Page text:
Tomorrow I'm going to try to put on the arm hook. We'll see if I can get her into a good enough mood to play around with it. Wish me luck!!


Taking a break

Well... We have an arm to play with over the weekend. Jordan's new prosthetic has the ability to use three different "hands." A hook that opens and closes when Jordan uses her shoulders, a hand with a little flexibility and offers simple stability and a hand that holds onto a bike! (yahoo!)

Of all three "hands," Jordan likes the bike one the most. Maybe because it makes her look like a Lego person.

Do you see the similarity? I think that's kind of cool - especially since we live in a household full of Lego toys.

We're off to the city tomorrow to have fun and check out the mecca of American Girl.

A cool bouncy arm

We're getting closer to an arm that works for Miss Jordan. We just tried on her new arm with a hand that bounces! It's slightly flexible and just gives Jordan extra stability. She almost immediately took a liking to it when she realized she can bounce or clap with both hands!



I also quickly interviewed her... She's not that interested in getting interviewed.

If you can't watch, you can visit my collection of video from this trip here.


First attempt at a body powered prosthetic

We are at Schreck and Siress and working with David Rotter - who was recommended by a thousand different people (okay, actually ten). Anyway, he's patiently helping Jordan prepare for her first body powered prosthetic. I caught this moment when she tried to move the hand for the first time with David's help.


This may be trickier than I thought

So Jordan and I have made it to the Chicago area to start working with Scheck and Siress - a prosthetic company that has many, many offices in the area. I had shot a tiny video clip of us on the road - but the wireless card that I actually turned around to pick up on my way out of town (lost 40 minutes in that move) is chugging along so slowly that I can't even upload a picture. (wah)

I'm sitting in the pitch dark with my computer on, earphones on and just waiting for the girl to go to sleep. I had tried to cuddle, scratch, bribe and then threaten to get her to go to sleep. None of those work so I just quit, turned on the computer and I'm waiting her out. I figure at some point she has to fall asleep. I think we're getting close so I'm trying to type quietly.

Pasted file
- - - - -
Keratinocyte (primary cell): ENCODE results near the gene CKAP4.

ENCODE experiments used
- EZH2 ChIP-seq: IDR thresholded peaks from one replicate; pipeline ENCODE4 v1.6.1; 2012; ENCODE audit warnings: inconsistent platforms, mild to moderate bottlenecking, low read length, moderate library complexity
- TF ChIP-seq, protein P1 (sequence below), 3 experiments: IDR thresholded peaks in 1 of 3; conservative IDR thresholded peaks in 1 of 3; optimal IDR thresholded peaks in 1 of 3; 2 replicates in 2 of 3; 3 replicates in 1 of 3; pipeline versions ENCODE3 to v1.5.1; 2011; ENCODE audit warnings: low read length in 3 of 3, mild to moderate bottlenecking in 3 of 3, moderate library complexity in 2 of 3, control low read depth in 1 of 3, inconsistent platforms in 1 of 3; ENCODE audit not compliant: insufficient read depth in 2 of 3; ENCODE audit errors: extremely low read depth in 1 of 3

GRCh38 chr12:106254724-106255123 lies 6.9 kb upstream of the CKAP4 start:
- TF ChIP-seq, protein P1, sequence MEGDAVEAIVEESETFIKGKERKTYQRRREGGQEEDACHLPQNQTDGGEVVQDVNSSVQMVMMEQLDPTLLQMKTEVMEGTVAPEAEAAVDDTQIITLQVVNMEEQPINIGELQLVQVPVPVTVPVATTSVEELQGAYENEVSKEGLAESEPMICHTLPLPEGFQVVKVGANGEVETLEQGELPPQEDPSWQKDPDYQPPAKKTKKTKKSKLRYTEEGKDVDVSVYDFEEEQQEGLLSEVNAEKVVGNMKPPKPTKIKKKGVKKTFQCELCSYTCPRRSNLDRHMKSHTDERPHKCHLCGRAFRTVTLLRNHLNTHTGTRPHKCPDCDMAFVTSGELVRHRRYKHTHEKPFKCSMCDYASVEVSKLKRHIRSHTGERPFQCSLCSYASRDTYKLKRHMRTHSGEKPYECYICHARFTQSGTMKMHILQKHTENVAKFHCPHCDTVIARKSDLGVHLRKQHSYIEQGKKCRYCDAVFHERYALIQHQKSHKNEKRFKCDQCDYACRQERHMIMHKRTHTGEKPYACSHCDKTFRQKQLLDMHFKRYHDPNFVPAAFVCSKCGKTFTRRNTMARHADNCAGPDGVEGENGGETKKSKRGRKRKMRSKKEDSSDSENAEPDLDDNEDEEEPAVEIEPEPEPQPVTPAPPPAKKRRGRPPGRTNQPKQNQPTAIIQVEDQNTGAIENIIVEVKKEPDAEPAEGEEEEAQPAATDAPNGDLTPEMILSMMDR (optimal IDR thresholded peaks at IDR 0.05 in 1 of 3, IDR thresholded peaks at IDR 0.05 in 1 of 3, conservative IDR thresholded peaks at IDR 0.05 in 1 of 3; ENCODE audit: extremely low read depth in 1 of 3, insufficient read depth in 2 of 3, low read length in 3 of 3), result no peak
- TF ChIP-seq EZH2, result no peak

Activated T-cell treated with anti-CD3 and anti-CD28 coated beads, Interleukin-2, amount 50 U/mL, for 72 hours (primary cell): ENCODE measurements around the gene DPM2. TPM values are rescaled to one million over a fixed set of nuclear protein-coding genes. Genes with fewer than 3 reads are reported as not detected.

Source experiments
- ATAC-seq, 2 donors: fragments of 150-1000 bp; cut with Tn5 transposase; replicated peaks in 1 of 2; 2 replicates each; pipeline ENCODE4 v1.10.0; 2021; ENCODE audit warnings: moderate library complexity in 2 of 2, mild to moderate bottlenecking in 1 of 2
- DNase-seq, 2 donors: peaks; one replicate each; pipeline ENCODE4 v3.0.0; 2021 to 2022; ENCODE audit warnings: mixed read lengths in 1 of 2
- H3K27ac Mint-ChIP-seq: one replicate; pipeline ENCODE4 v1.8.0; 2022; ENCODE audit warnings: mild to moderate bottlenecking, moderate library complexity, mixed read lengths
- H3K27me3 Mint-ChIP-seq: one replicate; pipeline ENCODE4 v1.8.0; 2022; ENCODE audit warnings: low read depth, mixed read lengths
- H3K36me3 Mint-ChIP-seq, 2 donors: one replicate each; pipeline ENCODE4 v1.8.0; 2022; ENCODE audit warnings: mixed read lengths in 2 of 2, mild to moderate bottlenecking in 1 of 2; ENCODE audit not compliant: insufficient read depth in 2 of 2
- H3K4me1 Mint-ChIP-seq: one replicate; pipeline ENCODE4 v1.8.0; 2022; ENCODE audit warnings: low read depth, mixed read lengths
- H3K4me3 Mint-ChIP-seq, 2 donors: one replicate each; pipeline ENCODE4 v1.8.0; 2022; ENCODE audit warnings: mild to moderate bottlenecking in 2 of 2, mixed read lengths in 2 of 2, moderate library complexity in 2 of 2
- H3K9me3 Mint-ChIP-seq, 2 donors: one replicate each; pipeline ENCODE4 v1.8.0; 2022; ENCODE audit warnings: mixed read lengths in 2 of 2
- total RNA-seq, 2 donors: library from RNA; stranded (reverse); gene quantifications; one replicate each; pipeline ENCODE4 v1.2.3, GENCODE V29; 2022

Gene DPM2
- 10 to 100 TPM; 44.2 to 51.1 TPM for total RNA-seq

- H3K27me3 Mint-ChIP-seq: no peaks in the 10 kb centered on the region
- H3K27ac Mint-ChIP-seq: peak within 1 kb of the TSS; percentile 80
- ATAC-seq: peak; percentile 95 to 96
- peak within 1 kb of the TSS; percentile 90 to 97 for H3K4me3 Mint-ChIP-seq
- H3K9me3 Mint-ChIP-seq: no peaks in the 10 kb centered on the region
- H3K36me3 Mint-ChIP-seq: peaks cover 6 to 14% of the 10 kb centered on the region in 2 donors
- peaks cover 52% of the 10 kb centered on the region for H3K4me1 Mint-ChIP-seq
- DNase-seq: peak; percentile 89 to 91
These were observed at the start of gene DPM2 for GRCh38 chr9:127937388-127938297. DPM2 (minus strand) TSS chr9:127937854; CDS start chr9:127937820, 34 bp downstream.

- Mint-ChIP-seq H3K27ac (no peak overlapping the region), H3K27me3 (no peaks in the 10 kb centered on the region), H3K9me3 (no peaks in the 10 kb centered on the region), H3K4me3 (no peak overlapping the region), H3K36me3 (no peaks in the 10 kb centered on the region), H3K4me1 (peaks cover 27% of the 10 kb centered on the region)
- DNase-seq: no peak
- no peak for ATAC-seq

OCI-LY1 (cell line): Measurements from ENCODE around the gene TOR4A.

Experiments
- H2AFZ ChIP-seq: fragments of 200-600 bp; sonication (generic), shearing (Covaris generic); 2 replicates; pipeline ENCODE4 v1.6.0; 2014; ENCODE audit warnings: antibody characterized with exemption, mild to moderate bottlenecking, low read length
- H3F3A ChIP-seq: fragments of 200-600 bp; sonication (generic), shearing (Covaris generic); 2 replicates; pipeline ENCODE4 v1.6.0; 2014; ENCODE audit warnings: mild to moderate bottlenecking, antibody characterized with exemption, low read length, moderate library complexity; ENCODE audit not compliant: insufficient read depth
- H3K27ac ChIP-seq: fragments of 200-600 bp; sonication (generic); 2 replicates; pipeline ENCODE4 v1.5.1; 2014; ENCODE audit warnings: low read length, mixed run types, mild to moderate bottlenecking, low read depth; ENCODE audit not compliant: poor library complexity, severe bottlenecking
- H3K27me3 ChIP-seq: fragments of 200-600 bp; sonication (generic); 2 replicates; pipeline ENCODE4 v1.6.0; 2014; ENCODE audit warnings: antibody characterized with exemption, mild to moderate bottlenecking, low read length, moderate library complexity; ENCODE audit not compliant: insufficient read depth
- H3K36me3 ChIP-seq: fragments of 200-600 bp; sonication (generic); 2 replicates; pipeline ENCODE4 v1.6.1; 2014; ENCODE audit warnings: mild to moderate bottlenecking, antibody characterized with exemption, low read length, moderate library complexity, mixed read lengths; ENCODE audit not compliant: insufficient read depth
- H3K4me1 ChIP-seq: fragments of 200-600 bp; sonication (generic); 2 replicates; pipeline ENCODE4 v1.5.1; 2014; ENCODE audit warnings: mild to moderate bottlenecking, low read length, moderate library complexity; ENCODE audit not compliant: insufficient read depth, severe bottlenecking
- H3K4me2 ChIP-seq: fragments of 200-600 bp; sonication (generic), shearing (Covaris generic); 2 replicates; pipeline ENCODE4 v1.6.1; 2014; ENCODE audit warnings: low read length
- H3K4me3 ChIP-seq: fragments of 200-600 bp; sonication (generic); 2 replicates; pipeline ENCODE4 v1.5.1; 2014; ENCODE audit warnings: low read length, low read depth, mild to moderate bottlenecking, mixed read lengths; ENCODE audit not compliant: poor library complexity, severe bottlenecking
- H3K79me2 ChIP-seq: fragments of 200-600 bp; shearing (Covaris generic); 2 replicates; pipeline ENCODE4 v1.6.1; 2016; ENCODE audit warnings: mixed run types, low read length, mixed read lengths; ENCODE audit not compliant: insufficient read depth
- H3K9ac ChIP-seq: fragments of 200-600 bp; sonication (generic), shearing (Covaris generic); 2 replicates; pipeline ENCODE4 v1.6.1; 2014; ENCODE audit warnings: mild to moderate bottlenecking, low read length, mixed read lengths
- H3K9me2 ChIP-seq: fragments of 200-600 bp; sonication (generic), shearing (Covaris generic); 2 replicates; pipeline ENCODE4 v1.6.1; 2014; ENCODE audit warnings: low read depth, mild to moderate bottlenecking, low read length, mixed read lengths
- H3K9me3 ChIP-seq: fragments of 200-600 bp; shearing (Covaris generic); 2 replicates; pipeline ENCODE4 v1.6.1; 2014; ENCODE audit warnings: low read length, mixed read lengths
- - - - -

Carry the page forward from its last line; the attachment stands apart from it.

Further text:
Leading up to this trip I had a chance to talk to a local prosthetic guy in my town. I haven't worked with him - but he's known about Jordan's case. (She's kinda famous - just kidding) I told him about this trip and he actually gave me a quick primer on the type of hands and joints that are available for body-powered prosthetics. It's the kind of lesson I wish I had gotten when I first started getting involved in prosthetics. It was so educational that it made me start thinking that there should be some kind of book or booklet that lets parents of limb different kids really know the steps and information that will empower them to become the best possible advocate for their child. I've advocated for Jordan from the start, but I could have been more educated. I have to wrap my mind around the idea and find time away from the thousands of other things I do... But I think a primer for parents would be amazing.

Dang it. The girl is talking to herself again.

Oh. And did I mention I've caught a cold? Of course I did. In the last week I've coordinated an election night webcast that involved four newsrooms and more than 55 people. It went pretty darn well but the coordination and lack of sleep was hard on my body. PLUS my dependence on caffeine is at a new level. I've got to cut back.

Now the girl is saying my name. I'm pretending to not hear her. Any interaction will just make it worse.

I've been plotting our weekend in between our prosthetic appointments. Saturday and Sunday are open days for Jordan to try out her new arm before we go tweaking with it to make sure it really works well. My Mom is flying into Chicago to hang out with us for the weekend. So I'm considering taking the three of us to the new American Girl store in Watertower Place. They have tea and dolls and dolls and dress up stuff and dolls and girly stuff. You know, the kind of stuff that used to make me feel ill until I bought into this having a girl who likes girly stuff business. It's fun. I'm enjoying the inner girl that I have that hasn't really come out since I was really little. Anyway. I'm thinking about getting Jordan a Bitty Baby doll. I really want to give her Kit, but it's for older girls and Jordan should probably be allowed to pick out the girl she wants when she's older. I was also thinking how cool it would be for American Girl to build a doll that looks like Jordan AND has an arm like her. That would be really cool. Unfortunately I contacted their media people but they didn't respond. (Bummer) I still think it would be cool.

Maybe the girl has given up and fallen asleep. I'm afraid to check even though typing on a screen in complete dark is really hard on my eyes.

Wow. When I choose to type a stream of thought, I really stream.

Nope. I was wrong. She's not asleep. Grrr.

Well. If I can find a better way to get online, I hope to post our tiny video post and maybe a picture of Jordan in the car. Tomorrow is when things get really busy. I look forward to what we can build!

Here you go: